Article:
Even though I just recommended a sled, I myself would probably not use my TS to make that cut. If you don’t have a sliding miter saw or a RAS, then a circular saw with a clamped straight edge would be, IMO, the safer choice.

-- John, BC, Canada

View Ger21's profile


1074 posts in 3155 days

#6 posted 07-29-2012 10:27 PM

Having someone help push through a table saw is a very bad idea. I never let anyone even touch a board I’m pushing through the saw.
If you have a jig saw, you can use that to cut it about 1/8” oversize before cutting on the Unisaw.

But as others have said, a crosscut sled is the way to go.

-- Gerry,

View Bill White's profile

Bill White

4948 posts in 3984 days

#7 posted 07-29-2012 10:47 PM

READ ALL THE ABOVE!!!! Am I yellin’ at ya? You bet. You’re gonna get hurt BIG TIME, and so is your helper. Long crosscuts like that are a killer.
Just as an aside:
I ain’t usin’ my TS w/o a splitter and guards on any thru-cuts. I’m a sissy with all my fingers (so far).


View intheshop's profile


58 posts in 2862 days

#8 posted 07-29-2012 10:52 PM

Whatever you do, get a splitter!! You’ll need it in so many applications. And like many folks have said, make a crosscut sled, get a big sliding miter saw, use a circ-saw with a straight edge, use a jig saw, a hand saw, whatever, but don’t put your little girl in harms way. It’s a disaster waiting to happen.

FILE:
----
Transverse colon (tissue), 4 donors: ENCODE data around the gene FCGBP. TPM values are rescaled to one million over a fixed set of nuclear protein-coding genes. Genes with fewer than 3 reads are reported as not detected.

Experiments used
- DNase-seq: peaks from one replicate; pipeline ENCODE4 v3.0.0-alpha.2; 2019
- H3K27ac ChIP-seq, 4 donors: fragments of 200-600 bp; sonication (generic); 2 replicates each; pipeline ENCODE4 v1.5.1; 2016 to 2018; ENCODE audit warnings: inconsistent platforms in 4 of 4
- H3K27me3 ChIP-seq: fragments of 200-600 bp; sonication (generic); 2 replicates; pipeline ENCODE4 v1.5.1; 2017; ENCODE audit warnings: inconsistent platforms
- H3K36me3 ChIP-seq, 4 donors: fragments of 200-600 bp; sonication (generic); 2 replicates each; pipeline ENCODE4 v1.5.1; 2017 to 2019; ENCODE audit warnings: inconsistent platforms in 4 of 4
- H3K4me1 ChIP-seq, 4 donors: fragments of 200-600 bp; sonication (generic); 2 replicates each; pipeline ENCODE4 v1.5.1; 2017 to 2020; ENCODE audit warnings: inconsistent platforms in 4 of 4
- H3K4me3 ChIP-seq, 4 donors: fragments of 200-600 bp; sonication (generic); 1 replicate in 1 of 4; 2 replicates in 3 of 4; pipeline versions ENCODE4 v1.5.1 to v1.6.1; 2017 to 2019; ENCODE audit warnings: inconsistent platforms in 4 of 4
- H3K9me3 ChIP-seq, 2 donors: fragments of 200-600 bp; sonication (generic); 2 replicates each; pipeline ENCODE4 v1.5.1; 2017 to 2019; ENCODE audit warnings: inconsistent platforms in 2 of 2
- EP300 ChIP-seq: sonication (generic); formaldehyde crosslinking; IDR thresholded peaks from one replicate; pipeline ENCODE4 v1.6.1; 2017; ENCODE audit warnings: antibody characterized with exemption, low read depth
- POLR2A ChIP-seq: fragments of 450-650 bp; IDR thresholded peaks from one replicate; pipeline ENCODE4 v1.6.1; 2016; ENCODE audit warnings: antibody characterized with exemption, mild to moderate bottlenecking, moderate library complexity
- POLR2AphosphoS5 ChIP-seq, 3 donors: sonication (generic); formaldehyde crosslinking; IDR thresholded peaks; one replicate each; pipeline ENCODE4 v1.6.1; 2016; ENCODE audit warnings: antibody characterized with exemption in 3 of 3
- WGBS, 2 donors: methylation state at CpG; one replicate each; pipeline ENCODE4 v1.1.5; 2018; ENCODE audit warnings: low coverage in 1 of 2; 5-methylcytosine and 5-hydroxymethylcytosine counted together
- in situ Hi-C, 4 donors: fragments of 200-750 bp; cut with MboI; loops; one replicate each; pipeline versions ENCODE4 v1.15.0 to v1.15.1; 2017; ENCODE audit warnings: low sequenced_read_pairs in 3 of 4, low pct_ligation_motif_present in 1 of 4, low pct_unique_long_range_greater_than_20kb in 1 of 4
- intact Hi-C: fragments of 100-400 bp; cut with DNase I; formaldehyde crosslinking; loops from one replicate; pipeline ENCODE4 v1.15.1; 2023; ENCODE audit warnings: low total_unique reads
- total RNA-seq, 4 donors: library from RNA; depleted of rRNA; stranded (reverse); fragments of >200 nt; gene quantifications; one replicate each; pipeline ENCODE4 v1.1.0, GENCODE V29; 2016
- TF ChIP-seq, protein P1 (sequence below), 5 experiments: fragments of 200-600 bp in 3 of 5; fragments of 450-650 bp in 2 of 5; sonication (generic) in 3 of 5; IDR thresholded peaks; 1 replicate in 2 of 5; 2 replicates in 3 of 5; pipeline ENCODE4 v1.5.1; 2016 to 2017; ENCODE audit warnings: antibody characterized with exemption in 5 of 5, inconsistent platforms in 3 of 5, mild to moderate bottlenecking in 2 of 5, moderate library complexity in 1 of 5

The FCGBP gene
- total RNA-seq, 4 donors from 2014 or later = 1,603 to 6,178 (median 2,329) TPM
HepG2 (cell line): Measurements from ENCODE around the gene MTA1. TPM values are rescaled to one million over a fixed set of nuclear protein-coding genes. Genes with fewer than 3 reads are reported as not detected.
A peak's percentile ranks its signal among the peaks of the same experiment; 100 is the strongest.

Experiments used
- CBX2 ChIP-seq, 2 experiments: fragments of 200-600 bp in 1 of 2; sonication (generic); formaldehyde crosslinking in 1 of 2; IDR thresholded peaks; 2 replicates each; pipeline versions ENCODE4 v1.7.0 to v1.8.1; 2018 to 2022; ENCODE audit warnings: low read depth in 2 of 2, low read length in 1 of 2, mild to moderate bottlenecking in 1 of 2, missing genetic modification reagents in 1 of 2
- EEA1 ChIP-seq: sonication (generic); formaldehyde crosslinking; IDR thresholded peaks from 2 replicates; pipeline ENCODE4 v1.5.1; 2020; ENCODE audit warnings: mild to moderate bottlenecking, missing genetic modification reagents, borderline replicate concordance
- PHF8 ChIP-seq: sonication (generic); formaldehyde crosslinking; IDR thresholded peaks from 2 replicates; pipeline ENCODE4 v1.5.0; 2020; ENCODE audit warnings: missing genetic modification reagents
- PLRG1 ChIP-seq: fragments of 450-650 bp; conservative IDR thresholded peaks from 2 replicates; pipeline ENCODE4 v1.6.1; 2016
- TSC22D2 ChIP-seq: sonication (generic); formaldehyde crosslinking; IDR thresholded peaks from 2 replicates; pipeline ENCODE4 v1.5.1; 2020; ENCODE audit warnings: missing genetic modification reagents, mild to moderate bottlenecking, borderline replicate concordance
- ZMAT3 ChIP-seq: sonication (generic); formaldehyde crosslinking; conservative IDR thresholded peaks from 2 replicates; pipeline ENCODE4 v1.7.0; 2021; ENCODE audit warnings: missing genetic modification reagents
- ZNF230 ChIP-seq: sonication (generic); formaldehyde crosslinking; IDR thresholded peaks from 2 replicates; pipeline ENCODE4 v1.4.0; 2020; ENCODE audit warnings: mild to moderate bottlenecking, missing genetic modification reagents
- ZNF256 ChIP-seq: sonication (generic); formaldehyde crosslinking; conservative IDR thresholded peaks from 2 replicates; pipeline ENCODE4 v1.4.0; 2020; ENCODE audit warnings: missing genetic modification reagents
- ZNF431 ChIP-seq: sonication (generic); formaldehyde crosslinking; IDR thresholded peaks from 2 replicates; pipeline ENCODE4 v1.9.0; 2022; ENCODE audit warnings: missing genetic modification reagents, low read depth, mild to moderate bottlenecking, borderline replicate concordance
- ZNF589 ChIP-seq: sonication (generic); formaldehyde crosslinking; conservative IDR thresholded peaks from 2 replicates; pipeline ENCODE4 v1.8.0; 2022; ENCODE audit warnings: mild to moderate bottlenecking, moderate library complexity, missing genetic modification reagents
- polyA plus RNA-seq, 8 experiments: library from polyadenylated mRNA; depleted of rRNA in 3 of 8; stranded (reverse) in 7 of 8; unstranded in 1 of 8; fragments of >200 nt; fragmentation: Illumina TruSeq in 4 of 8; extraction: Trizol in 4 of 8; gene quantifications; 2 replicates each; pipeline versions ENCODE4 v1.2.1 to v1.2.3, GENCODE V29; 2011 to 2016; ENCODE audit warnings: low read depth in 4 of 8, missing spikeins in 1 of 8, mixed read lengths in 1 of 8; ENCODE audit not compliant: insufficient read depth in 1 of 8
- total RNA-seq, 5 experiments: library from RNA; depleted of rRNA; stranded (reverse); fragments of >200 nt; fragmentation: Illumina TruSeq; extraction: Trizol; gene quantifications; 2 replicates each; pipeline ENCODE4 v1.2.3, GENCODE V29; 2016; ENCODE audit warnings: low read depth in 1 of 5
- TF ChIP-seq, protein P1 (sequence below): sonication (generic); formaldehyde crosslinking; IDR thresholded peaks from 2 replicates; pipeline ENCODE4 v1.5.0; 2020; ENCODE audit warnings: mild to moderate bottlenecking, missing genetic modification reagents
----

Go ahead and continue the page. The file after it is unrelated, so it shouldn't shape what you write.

-- Fast is fine, but accurate is final. The real trick is learning to take your time when you're in a hurry. - Wyatt Earp

View jdmaher's profile


430 posts in 2603 days

#9 posted 07-29-2012 11:16 PM

Too big of a cross cut for any table saw. I usually use a circular saw to cut full sheets down to manageable sizes. Jig saw works okay.

For cutting panels (anything more than 12” cross-cut), I use a crosscut sled. For ANY other cross-cut, I use a miter gauge.

Two really big safety rules:
1. Only one person guiding board through the saw, ever.
2. Try to always use a splitter. On my new Unisaw, I never seem to have to take it off with a standard blade (i.e., not a valid otpion with dado set or moulding head cutter or the like).

Now, John, post back on here to let us know you heard all us worry-warts, and reassure us that you and your daughter are still whole and healthy.